Underwater Ambassadors




Stars of the Sea





Seals are affectionately called the ‘dogs of the ocean’, because of their playful nature and curiosity. There are three different kinds of seal within the Pinnipedia clade. These are the walrus (the only living member of the family Odobenidae), the true or earless seals (family Phocidae) and the eared seals, which includes sea lions and fur seals (family Otariidae). The eared seals are characterised by external ears, muscular fore flippers and the fact that they can move on all fours, all characteristics that true seals do not have. Fur seals, as their name suggests, also have a dense underfur, which made them a valuable asset to humans, and they were hunted because of it. Seal hunting was banned in South Africa in 1990. There are nine fur seal species, of which eight only occur in the southern hemisphere.

The Cape fur seal is an endemic species to southern Africa and can be commonly seen swimming in the waves on the beaches of Cape Town. They have also always been a common sight within the V&A Waterfront precinct where they are afforded a certain amount of protection from predators, with numerous haul out points to rest, and a bountiful supply of fish and crustaceans. Many visitors to the Waterfront comment on the seals and look forward to seeing them. They can be very entertaining when their natural play behaviour is observed. Whilst they are a welcome addition to the fauna and flora of the Waterfront, they do require management as they can cause damage to boats and foul jetties.

Cape fur seal

(Arctocephalus pusillus pusillus)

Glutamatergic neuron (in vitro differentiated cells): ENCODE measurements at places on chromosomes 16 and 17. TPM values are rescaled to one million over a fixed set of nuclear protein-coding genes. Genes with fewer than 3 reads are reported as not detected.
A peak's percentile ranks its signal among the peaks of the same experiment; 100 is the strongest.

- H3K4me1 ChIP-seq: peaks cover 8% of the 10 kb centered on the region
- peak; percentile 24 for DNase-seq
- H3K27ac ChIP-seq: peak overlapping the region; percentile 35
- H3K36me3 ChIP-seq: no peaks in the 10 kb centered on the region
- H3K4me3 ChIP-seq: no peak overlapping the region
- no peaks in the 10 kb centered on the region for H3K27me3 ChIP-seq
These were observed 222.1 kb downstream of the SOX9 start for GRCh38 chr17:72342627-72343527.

Species & IUCN status

Cape fur seals, also known as brown fur seals, are abundant in numbers and their population is increasing. It is estimated that there are around one million mature individuals currently living along the southern African coastline. Males establish territory in October each year and several females will set their territory with one male (thus creating a harem). Males will mate with females in November and December, just after the female has given birth to her baby from previous years mating. Males will fast during the setting up of territory and mating season.

There is a second sub-species of Arctocephalus pusillus called the Australian fur seal (A. p. doriferus). The Cape fur seal is slightly larger than its Australian counterpart and they are separated by the Indian ocean in terms of range.


They are found from Angola to the south coast of South Africa, including offshore islands.


Cape fur seals tend to congregate in large numbers on rocky islands and reefs, or on stone and boulder beaches. Sometimes they also prefer sandy beaches, but that is more uncommon. They are generally found close to land, however some have been seen up to 160 km away from the shore.


Seals feed in small hunting groups. The vast majority of their diet comprises of fish, such as anchovies and sardines, but they also feed on cephalopods and crustaceans. On very rare occasions have they been observed eating birds and sharks.

Physical Characteristics

The Cape fur seal is the largest of all the nine species of fur seal. They have long whiskers, also called vibrissae. Their head is large and broad, with a pointed snout. Seals are sexually dimorphic, which means that the males are larger than the females. Male Cape fur seals can grow to 2.3 metres and weigh between 200-300 kg. Female seals grow to around 1.8 metres and weigh only about 120 kg, in comparison. Males and females also have slightly different colouration in their fur, with males usually darker grey to brown in colour, and females a lighter brown, sometimes grey. Cape fur seals are born black and eventually moult to a brown colour.

Scientific name

Arctocephalus pusillus


Conservation status

Least concern

Spotlight on Scientist

Brett Glasby – Marine Wildlife

Brett has a long history in animal welfare and care, with years of experience in zoos and bird parks. He also served as wildlife inspector the SPCA for many years. He is passionate about all animals, especially reptiles, and known for his incredible skill relocating snakes that make their way into people’s homes. He runs our very successful Marine Wildlife Management Programme in the V&A Waterfront.